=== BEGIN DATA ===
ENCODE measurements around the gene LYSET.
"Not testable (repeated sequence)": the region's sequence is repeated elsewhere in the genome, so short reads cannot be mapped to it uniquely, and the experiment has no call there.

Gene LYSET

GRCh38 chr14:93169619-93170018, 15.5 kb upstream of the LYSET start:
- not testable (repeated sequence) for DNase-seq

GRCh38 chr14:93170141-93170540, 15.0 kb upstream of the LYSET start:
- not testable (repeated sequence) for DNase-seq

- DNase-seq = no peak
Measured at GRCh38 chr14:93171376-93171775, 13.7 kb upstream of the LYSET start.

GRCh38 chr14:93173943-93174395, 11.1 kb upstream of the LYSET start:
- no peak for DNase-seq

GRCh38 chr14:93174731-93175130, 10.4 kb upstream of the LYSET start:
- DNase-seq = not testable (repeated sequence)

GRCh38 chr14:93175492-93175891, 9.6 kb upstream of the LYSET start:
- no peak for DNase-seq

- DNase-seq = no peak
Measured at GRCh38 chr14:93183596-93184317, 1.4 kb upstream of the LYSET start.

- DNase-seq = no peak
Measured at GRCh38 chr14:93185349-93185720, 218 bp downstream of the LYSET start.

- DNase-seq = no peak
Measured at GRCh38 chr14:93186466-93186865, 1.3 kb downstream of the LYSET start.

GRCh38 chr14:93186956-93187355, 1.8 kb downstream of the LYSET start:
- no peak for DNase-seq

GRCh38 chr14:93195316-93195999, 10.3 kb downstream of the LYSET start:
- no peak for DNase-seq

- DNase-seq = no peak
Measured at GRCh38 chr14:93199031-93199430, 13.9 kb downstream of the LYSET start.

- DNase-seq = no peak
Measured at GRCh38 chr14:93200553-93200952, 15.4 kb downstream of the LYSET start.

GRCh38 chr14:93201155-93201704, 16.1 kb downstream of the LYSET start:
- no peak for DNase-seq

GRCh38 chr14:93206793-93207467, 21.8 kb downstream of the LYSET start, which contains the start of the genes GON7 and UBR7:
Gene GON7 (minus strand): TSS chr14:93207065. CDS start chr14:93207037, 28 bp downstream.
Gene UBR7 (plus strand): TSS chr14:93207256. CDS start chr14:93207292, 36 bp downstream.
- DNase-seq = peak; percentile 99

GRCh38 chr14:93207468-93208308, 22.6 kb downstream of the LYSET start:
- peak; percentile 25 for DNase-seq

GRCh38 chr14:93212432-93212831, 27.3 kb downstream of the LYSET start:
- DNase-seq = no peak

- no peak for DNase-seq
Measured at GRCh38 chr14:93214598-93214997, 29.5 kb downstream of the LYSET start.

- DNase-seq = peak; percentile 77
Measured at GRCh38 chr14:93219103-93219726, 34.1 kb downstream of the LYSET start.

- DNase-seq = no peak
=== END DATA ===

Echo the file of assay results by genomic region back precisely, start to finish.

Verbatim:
ENCODE measurements around the gene LYSET.
"Not testable (repeated sequence)": the region's sequence is repeated elsewhere in the genome, so short reads cannot be mapped to it uniquely, and the experiment has no call there.

Gene LYSET

GRCh38 chr14:93169619-93170018, 15.5 kb upstream of the LYSET start:
- not testable (repeated sequence) for DNase-seq

GRCh38 chr14:93170141-93170540, 15.0 kb upstream of the LYSET start:
- not testable (repeated sequence) for DNase-seq

- DNase-seq = no peak
Measured at GRCh38 chr14:93171376-93171775, 13.7 kb upstream of the LYSET start.

GRCh38 chr14:93173943-93174395, 11.1 kb upstream of the LYSET start:
- no peak for DNase-seq

GRCh38 chr14:93174731-93175130, 10.4 kb upstream of the LYSET start:
- DNase-seq = not testable (repeated sequence)

GRCh38 chr14:93175492-93175891, 9.6 kb upstream of the LYSET start:
- no peak for DNase-seq

- DNase-seq = no peak
Measured at GRCh38 chr14:93183596-93184317, 1.4 kb upstream of the LYSET start.

- DNase-seq = no peak
Measured at GRCh38 chr14:93185349-93185720, 218 bp downstream of the LYSET start.

- DNase-seq = no peak
Measured at GRCh38 chr14:93186466-93186865, 1.3 kb downstream of the LYSET start.

GRCh38 chr14:93186956-93187355, 1.8 kb downstream of the LYSET start:
- no peak for DNase-seq

GRCh38 chr14:93195316-93195999, 10.3 kb downstream of the LYSET start:
- no peak for DNase-seq

- DNase-seq = no peak
Measured at GRCh38 chr14:93199031-93199430, 13.9 kb downstream of the LYSET start.

- DNase-seq = no peak
Measured at GRCh38 chr14:93200553-93200952, 15.4 kb downstream of the LYSET start.

GRCh38 chr14:93201155-93201704, 16.1 kb downstream of the LYSET start:
- no peak for DNase-seq

GRCh38 chr14:93206793-93207467, 21.8 kb downstream of the LYSET start, which contains the start of the genes GON7 and UBR7:
Gene GON7 (minus strand): TSS chr14:93207065. CDS start chr14:93207037, 28 bp downstream.
Gene UBR7 (plus strand): TSS chr14:93207256. CDS start chr14:93207292, 36 bp downstream.
- DNase-seq = peak; percentile 99

GRCh38 chr14:93207468-93208308, 22.6 kb downstream of the LYSET start:
- peak; percentile 25 for DNase-seq

GRCh38 chr14:93212432-93212831, 27.3 kb downstream of the LYSET start:
- DNase-seq = no peak

- no peak for DNase-seq
Measured at GRCh38 chr14:93214598-93214997, 29.5 kb downstream of the LYSET start.

- DNase-seq = peak; percentile 77
Measured at GRCh38 chr14:93219103-93219726, 34.1 kb downstream of the LYSET start.

- DNase-seq = no peak